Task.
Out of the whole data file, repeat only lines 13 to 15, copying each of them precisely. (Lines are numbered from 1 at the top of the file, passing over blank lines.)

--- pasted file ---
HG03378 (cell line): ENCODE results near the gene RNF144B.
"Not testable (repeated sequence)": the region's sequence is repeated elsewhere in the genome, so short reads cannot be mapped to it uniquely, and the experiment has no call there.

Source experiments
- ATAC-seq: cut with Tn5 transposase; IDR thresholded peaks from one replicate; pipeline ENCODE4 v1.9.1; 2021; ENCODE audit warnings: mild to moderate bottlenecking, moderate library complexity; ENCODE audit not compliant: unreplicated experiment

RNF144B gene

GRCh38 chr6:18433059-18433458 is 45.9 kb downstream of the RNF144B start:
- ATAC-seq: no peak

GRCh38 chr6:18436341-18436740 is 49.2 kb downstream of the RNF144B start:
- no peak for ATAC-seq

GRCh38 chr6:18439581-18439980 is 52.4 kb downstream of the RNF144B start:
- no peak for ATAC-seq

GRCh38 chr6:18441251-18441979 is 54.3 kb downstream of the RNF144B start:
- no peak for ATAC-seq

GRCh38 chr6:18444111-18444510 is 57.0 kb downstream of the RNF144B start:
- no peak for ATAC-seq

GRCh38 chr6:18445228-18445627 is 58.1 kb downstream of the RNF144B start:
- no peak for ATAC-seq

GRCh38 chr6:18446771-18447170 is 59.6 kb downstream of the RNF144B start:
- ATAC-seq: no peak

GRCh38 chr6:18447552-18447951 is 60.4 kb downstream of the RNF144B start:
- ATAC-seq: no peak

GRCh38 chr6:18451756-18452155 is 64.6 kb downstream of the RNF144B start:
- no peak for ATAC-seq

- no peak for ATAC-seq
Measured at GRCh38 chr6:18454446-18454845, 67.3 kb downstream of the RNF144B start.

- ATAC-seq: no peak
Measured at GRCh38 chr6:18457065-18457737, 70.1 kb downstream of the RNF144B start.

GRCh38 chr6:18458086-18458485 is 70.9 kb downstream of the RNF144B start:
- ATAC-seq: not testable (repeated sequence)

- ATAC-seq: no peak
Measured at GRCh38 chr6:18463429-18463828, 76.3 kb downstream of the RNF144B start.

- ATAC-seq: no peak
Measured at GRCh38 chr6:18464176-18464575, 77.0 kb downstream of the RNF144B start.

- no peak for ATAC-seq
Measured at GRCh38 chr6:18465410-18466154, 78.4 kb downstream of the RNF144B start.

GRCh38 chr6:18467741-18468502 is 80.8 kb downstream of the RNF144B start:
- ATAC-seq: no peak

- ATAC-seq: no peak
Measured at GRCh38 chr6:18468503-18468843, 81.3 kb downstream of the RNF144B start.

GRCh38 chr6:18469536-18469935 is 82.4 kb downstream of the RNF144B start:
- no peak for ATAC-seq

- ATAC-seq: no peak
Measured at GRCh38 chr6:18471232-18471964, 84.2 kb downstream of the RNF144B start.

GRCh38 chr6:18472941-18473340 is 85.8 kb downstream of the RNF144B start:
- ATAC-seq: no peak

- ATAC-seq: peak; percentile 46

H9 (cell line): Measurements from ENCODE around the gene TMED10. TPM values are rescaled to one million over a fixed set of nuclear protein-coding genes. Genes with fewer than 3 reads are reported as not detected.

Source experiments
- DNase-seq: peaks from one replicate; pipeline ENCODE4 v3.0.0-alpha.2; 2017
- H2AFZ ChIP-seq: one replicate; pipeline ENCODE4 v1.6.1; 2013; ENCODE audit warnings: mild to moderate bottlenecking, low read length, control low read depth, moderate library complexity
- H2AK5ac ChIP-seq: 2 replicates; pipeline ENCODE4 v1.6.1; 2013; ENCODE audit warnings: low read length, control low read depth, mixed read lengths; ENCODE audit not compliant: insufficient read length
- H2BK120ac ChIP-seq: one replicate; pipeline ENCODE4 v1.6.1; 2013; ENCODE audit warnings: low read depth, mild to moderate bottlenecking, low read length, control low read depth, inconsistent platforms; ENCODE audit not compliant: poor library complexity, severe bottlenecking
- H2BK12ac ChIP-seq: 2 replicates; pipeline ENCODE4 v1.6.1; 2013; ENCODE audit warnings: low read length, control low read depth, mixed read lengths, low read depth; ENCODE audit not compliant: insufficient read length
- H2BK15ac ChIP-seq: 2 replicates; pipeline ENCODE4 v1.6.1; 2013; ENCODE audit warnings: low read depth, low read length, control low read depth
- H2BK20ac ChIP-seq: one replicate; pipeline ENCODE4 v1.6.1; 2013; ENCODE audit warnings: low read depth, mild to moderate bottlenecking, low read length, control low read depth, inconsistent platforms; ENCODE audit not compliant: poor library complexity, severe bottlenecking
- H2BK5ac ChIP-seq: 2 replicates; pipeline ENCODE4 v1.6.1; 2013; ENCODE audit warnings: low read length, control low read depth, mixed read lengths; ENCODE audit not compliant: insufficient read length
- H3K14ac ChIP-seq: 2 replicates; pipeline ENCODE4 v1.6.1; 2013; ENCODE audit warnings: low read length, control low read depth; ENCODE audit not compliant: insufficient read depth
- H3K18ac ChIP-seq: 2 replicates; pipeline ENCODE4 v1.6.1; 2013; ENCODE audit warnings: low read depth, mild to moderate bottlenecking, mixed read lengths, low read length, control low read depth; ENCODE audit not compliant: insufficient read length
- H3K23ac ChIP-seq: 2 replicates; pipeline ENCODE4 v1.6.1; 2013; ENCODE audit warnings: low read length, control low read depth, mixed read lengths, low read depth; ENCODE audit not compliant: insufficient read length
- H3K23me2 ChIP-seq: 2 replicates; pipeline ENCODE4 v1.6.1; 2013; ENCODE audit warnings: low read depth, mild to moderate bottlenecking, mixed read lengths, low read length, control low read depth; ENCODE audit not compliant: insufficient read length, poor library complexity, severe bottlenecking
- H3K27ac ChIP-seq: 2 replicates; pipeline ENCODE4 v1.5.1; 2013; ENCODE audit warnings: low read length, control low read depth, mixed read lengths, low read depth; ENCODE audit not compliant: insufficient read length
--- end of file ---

- no peak for ATAC-seq

GRCh38 chr6:18444111-18444510 is 57.0 kb downstream of the RNF144B start:
- no peak for ATAC-seq